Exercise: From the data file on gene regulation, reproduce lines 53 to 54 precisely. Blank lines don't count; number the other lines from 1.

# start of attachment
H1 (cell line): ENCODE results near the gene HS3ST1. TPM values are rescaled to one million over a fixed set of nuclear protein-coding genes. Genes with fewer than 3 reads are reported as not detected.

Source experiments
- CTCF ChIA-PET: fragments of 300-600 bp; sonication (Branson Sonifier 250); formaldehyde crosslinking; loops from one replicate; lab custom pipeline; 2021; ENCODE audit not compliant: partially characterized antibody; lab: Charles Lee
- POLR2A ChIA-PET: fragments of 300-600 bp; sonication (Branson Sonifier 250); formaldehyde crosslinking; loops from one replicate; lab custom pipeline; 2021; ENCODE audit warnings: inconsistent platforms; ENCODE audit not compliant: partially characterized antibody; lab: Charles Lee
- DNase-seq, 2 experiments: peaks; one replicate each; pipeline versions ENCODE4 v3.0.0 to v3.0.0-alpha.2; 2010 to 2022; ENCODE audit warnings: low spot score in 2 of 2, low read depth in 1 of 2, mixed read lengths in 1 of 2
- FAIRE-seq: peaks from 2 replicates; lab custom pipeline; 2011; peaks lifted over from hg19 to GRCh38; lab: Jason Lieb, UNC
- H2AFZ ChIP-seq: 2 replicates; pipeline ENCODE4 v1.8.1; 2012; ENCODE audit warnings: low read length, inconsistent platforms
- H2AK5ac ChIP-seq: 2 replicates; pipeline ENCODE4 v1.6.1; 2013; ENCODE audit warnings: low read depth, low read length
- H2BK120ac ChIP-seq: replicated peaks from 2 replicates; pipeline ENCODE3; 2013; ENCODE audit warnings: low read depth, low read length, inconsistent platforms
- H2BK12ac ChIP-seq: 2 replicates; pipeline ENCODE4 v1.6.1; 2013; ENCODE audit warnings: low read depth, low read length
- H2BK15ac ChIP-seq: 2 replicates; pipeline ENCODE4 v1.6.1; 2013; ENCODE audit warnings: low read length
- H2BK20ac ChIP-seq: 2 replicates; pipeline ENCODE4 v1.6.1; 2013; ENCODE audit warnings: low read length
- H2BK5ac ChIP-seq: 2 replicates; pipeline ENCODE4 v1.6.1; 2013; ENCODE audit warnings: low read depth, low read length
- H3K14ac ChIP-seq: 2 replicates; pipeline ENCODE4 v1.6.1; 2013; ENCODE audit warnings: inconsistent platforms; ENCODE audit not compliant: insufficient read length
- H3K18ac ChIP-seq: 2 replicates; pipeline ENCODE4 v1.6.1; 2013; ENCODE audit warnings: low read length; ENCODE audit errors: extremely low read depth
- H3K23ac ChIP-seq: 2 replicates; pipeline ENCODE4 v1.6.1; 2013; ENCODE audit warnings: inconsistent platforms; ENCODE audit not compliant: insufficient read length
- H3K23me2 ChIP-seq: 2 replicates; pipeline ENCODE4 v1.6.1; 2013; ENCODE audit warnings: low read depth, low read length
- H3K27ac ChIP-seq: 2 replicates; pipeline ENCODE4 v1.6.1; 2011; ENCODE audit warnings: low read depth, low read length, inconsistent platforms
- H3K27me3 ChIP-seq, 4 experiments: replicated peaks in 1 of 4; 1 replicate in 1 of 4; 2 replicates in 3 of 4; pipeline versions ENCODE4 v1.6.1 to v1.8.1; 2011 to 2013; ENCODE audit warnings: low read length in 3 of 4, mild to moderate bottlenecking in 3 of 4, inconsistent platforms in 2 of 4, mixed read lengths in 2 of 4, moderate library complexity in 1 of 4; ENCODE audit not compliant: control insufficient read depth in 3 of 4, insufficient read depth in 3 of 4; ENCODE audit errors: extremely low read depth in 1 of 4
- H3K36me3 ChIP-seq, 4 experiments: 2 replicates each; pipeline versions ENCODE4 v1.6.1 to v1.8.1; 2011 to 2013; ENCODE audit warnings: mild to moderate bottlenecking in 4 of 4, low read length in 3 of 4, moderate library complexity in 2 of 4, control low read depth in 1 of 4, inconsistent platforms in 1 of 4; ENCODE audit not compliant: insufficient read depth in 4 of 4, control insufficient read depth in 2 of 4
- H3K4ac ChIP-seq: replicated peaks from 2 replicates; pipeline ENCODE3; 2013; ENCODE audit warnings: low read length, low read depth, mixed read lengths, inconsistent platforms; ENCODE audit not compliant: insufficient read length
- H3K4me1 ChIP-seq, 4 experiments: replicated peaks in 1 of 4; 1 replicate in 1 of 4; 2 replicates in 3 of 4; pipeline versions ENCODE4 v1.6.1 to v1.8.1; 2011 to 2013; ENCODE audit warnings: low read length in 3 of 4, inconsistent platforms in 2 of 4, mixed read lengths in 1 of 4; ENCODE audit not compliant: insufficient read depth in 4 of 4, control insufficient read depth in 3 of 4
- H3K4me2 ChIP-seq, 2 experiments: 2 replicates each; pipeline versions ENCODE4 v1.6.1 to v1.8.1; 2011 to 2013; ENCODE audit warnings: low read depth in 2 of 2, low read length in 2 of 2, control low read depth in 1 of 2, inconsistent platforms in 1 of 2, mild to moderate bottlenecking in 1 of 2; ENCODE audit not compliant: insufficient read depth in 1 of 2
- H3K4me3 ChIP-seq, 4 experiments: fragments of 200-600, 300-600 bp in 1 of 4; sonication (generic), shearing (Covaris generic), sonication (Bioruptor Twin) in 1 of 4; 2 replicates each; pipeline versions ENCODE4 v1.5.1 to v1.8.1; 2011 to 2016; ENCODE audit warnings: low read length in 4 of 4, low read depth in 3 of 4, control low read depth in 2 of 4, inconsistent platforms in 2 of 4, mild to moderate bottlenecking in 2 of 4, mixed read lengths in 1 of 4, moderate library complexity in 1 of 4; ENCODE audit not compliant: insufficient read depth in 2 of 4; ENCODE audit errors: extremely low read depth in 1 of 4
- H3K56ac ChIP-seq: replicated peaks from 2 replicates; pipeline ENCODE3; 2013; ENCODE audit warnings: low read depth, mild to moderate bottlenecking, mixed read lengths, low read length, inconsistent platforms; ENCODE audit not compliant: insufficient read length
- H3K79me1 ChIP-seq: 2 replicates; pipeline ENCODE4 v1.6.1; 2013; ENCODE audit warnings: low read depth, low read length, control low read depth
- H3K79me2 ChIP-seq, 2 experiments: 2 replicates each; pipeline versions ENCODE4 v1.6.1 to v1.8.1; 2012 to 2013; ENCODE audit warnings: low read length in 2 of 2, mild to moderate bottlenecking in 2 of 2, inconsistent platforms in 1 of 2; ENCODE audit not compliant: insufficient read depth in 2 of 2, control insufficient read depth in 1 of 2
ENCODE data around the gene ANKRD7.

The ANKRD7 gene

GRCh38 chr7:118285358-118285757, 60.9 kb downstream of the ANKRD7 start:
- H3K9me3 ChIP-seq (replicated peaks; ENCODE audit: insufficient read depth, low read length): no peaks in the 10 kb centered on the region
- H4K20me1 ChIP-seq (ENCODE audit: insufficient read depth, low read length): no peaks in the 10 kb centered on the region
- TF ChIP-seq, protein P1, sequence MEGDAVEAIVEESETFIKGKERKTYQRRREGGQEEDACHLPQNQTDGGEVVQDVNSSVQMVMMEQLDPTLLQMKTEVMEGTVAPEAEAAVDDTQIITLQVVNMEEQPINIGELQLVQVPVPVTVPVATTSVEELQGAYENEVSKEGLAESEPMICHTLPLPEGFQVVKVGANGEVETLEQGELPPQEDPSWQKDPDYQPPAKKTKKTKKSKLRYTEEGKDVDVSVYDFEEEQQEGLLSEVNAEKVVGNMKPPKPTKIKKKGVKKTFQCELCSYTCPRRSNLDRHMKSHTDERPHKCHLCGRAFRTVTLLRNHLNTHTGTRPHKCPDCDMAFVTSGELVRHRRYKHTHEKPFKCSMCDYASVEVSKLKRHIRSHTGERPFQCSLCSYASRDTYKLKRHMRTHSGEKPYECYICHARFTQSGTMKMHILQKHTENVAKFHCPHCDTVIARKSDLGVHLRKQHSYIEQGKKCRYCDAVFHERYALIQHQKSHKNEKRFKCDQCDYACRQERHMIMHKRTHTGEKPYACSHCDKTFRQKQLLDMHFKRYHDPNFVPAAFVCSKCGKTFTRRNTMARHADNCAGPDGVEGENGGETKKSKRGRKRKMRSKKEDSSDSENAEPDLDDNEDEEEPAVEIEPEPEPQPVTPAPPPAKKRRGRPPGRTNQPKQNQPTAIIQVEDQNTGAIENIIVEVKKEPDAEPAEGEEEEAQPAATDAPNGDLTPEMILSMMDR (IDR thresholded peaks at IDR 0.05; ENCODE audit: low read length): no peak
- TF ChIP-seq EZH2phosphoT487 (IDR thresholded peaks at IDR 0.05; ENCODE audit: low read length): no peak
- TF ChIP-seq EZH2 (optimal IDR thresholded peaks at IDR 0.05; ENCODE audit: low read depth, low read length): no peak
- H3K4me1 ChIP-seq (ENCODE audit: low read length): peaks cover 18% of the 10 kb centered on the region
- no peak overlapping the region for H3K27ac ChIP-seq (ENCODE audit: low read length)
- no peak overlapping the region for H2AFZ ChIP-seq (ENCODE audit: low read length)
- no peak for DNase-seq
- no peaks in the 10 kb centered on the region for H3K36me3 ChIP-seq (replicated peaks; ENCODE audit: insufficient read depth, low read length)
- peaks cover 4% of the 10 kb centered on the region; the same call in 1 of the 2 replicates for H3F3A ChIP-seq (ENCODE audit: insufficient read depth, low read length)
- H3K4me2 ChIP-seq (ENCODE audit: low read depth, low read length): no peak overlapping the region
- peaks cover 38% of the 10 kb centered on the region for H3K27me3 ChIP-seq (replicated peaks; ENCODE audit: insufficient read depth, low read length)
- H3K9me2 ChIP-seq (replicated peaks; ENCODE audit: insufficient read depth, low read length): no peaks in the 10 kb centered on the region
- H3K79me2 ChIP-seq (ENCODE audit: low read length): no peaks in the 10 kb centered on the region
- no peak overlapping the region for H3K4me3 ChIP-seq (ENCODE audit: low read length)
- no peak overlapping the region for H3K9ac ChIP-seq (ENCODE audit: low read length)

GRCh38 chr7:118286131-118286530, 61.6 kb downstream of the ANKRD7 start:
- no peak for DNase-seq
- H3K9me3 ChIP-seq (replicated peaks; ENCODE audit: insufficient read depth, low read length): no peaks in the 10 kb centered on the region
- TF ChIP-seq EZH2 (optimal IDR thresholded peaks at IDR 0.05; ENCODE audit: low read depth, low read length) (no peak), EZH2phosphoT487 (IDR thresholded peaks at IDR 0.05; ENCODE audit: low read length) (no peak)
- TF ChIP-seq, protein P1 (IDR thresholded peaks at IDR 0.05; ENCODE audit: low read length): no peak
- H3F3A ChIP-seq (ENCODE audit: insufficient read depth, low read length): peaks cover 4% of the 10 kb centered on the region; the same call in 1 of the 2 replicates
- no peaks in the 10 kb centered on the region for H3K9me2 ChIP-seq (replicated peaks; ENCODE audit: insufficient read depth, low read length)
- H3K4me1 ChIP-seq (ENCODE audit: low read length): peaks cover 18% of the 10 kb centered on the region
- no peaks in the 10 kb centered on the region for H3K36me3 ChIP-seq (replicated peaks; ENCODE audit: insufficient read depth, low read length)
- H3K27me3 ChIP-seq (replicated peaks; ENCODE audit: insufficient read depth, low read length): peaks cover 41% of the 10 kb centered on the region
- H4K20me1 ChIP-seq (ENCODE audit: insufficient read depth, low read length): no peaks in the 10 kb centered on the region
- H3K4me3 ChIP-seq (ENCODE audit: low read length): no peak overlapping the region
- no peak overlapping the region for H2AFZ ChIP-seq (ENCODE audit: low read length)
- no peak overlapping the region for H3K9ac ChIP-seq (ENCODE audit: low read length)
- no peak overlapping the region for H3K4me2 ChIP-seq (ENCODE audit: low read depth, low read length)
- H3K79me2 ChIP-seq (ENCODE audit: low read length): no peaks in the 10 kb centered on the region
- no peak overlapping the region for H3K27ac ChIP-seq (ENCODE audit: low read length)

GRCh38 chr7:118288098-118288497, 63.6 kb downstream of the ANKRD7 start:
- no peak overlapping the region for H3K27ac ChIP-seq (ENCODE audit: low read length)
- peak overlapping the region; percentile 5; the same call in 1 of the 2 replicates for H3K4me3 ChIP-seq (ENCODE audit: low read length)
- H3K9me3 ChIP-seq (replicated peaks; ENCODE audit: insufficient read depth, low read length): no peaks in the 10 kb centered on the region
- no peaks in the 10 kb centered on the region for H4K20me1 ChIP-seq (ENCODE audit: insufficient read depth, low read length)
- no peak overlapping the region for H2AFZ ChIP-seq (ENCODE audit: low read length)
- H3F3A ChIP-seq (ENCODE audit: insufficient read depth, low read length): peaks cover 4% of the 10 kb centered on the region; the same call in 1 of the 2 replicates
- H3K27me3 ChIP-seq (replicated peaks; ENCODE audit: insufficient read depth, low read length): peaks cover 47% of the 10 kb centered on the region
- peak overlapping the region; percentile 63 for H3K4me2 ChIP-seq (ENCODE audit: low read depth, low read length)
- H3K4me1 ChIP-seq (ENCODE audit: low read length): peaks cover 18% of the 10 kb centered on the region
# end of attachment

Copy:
- H3F3A ChIP-seq (ENCODE audit: insufficient read depth, low read length): peaks cover 4% of the 10 kb centered on the region; the same call in 1 of the 2 replicates
- no peaks in the 10 kb centered on the region for H3K9me2 ChIP-seq (replicated peaks; ENCODE audit: insufficient read depth, low read length)